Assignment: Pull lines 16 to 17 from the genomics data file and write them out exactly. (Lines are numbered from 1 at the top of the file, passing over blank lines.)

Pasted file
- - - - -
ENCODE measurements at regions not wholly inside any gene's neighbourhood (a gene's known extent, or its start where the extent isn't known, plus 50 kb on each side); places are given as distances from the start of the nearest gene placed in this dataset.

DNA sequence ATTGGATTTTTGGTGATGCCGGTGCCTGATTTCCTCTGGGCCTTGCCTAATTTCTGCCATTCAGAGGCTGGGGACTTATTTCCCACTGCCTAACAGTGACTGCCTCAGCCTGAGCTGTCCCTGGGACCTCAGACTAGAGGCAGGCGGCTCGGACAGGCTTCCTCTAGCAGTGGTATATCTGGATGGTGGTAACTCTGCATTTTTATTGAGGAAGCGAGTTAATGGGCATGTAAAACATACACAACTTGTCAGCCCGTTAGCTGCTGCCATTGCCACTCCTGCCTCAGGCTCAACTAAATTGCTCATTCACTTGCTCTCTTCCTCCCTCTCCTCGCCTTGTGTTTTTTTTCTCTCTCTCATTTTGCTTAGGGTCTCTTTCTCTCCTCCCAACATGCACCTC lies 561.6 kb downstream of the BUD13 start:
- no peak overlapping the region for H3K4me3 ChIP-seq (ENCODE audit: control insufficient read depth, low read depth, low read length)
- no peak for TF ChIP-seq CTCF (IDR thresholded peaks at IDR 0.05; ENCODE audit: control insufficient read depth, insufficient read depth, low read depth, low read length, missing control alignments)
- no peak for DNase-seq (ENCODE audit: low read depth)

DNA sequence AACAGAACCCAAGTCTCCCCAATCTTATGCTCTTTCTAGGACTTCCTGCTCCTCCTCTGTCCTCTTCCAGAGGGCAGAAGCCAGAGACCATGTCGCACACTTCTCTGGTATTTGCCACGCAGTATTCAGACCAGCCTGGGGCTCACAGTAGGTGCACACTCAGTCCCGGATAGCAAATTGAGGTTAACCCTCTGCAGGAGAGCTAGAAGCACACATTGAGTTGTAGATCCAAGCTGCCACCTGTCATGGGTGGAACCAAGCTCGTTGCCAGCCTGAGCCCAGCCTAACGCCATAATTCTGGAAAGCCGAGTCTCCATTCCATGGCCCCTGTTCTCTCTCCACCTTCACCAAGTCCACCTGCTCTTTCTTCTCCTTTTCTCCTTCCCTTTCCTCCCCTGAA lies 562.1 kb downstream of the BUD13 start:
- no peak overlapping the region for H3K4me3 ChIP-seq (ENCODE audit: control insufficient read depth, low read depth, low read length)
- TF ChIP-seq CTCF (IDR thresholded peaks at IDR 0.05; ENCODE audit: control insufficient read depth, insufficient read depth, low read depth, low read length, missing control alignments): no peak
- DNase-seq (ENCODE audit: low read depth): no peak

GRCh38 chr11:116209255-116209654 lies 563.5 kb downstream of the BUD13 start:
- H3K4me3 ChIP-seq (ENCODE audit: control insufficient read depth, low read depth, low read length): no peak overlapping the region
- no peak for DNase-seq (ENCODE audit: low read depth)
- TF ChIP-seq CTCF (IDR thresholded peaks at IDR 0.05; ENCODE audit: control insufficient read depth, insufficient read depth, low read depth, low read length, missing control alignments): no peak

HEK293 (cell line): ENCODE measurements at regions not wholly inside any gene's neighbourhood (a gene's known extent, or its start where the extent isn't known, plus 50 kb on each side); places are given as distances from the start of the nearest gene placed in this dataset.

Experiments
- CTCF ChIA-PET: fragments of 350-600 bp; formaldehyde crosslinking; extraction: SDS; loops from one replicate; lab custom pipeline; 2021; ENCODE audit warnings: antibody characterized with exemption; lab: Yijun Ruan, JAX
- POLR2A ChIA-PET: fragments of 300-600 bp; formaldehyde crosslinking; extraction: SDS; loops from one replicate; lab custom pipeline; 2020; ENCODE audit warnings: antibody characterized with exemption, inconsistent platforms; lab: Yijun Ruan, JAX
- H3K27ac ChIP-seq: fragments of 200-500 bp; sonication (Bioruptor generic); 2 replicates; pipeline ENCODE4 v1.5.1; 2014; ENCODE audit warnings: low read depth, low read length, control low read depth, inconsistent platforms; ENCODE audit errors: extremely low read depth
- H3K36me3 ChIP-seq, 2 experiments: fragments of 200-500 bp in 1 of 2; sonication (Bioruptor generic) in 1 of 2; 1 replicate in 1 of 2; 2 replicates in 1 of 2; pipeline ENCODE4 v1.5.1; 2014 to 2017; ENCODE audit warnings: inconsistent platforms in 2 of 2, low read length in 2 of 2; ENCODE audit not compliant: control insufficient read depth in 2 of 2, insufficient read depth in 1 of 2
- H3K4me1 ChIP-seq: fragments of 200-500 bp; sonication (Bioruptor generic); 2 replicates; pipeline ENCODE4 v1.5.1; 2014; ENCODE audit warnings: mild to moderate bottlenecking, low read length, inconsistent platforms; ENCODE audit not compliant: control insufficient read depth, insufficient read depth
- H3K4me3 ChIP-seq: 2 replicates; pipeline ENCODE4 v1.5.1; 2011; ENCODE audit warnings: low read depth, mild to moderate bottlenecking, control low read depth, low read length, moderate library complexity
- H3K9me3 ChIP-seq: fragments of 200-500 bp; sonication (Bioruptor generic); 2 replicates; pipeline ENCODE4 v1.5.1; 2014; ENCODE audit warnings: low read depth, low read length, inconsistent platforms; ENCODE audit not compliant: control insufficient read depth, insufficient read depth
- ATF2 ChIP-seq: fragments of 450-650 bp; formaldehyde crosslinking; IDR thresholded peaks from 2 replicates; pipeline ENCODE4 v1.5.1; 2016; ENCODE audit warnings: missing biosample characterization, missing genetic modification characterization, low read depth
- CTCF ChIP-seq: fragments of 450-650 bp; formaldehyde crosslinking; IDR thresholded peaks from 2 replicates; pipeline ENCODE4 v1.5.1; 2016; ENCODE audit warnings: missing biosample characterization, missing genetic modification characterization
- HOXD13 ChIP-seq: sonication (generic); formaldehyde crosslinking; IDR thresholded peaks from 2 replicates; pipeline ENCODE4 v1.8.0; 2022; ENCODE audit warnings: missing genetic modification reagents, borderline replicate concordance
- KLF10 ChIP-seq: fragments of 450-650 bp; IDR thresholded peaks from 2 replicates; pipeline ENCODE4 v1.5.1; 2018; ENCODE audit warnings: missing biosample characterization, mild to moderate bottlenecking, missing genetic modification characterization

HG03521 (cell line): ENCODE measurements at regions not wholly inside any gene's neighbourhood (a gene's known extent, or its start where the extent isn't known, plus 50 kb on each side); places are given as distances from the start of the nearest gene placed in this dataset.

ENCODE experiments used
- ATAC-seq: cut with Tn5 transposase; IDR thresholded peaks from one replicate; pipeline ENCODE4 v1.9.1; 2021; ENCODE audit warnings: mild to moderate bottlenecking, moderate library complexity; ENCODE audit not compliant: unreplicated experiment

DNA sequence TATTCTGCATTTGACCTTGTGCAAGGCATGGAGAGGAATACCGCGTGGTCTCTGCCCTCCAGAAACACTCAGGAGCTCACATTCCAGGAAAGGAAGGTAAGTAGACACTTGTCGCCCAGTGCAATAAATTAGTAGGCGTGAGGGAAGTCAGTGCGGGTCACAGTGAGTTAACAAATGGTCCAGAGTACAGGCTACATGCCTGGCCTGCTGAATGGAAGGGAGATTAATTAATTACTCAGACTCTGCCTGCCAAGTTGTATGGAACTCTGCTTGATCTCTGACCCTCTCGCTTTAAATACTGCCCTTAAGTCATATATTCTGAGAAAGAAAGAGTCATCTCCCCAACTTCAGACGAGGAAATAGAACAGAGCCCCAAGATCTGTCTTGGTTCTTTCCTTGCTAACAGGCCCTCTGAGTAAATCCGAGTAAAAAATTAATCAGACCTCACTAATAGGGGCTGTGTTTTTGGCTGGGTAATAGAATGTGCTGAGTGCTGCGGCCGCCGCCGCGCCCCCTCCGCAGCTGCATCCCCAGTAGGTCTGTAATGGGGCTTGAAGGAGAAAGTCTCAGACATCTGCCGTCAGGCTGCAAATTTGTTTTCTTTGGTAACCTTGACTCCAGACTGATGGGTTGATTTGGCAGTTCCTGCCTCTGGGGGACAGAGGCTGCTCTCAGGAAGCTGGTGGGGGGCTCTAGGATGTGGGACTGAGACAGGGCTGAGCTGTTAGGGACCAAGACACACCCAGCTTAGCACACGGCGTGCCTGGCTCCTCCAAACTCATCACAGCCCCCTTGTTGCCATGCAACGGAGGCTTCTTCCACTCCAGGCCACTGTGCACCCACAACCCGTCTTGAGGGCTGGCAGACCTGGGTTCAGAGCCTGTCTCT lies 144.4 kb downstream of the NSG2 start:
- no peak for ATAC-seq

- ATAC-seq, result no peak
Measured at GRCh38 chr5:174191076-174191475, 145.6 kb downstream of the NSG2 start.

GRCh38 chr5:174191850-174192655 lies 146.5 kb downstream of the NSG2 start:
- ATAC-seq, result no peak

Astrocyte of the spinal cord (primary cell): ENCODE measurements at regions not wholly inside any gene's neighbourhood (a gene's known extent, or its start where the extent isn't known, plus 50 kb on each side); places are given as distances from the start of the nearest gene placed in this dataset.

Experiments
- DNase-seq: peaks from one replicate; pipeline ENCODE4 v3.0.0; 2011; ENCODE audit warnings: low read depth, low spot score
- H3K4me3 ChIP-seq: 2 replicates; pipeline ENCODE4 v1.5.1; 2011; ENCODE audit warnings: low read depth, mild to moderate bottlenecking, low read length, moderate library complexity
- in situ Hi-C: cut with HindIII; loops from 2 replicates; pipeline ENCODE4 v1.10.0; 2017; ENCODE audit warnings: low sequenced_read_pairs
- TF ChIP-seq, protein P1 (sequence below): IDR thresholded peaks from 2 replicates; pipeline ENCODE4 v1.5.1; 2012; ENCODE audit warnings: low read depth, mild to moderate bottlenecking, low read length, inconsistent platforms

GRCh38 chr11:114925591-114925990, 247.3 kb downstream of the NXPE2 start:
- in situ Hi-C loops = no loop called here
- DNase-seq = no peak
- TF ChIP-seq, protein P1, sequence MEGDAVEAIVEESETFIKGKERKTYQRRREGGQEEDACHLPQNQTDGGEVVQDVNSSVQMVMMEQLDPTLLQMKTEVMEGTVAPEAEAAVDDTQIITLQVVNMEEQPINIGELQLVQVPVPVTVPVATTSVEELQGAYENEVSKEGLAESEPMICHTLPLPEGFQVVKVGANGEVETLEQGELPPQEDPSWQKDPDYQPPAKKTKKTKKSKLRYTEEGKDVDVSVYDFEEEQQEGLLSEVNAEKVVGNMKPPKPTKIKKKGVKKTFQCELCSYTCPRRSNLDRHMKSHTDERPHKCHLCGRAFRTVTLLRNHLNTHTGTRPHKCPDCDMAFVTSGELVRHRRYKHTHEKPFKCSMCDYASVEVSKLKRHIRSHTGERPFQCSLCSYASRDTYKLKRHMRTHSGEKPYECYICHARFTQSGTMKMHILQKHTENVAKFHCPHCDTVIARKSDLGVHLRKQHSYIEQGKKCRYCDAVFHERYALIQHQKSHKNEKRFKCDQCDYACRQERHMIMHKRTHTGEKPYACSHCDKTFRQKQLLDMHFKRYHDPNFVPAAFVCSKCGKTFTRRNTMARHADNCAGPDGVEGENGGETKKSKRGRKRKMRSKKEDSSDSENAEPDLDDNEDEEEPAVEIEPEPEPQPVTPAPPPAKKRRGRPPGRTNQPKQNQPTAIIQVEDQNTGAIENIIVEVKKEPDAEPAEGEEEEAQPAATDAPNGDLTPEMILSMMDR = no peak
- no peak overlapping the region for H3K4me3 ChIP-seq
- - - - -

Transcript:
- CTCF ChIA-PET: fragments of 350-600 bp; formaldehyde crosslinking; extraction: SDS; loops from one replicate; lab custom pipeline; 2021; ENCODE audit warnings: antibody characterized with exemption; lab: Yijun Ruan, JAX
- POLR2A ChIA-PET: fragments of 300-600 bp; formaldehyde crosslinking; extraction: SDS; loops from one replicate; lab custom pipeline; 2020; ENCODE audit warnings: antibody characterized with exemption, inconsistent platforms; lab: Yijun Ruan, JAX